The group crafted two independent albums, Goin’ for Broke and Break in the Storm, with noted Texas producer and steel player Lloyd Maines (father of Dixie Chick Natalie Maines). Storm was picked up by Atlantic Records in 1998 and repackaged as the band’s major label debut. Atlantic released two singles — “Never Could,” a jangly ode to perpetual adolescence, and “Pour Me a Vacation,” a Jimmy Buffet-inspired romp. The music videos received ample airplay on CMT, setting up the band to break nationally. The Great Divide played their first Fan Fair in Nashville in the summer of ’98 and seemed on the brink of something big.

The Great Divide’s second Atlantic project, 1999′s Revolutions, continued in the vein of previous albums, with smartly written tunes of longing, reminiscing and regret. The video for “San Isabella” once again received attention from CMT, but country radio was slow to follow. That same year, Atlantic Records underwent a management shakeup when President Rick Blackburn retired and the label moved into the joint offices of sister labels Warner Bros. and Asylum.

“About the time the video started airing is when everything at the label shut down [for the transition],” drummer J.J. Lester says. “Everyone went on hold, except Doug Stone. We had a brand new record out, and we’re obviously frustrated because we had made so much headway and then we were at a standstill. They dropped a lot of acts, but they didn’t drop us. We were thinking any minute now we were going to get a phone call.”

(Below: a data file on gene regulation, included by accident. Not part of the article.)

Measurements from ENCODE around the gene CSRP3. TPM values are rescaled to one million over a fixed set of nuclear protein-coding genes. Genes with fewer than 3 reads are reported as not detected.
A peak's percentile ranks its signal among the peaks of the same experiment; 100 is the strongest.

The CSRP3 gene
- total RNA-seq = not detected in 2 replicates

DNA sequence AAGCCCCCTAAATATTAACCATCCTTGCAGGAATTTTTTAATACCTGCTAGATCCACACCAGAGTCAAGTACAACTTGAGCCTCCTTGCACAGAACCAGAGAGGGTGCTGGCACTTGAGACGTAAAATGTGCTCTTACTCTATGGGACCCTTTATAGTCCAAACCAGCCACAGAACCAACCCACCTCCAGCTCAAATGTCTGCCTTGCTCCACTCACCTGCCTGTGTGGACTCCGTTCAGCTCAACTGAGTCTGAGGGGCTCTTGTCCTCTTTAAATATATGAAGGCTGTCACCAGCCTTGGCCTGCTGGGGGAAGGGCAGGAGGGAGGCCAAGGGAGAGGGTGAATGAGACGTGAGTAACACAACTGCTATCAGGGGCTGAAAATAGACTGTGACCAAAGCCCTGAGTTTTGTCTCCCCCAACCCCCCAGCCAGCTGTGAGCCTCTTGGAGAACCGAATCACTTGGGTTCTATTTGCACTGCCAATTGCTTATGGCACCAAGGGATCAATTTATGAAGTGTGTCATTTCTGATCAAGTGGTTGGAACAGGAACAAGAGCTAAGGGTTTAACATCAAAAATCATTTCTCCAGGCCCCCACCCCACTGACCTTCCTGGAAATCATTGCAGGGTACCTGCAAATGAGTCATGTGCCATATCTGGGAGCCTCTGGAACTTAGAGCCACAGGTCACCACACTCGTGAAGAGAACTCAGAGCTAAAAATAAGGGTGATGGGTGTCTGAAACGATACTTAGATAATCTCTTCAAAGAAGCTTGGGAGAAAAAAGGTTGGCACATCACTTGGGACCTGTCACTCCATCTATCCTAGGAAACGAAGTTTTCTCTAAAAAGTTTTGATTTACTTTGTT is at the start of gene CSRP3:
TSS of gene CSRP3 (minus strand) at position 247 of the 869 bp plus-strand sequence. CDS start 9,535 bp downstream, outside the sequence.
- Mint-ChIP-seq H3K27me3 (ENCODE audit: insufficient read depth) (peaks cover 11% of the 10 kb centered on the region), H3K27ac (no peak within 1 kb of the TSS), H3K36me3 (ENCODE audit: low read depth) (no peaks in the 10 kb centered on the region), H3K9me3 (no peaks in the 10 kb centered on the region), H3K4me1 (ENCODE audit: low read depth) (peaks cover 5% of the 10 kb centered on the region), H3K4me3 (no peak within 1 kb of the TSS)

The retired Blackburn had signed the band, and the members say his replacement, Barry Coburn, didn’t share Blackburn’s enthusiasm for their work.

“Kelley started trying to get a hold of this new president, but the guy wouldn’t return our phone calls for about a month,” J.J. says. “Kelley made one last call and said, ‘Either call now or we’re coming out there [to Nashville].’ He finally called Kelley back.”

Contractually, The Great Divide owed Atlantic five more albums. The band members say they gave Coburn an ultimatum — promote the next single heavily or release them from the label.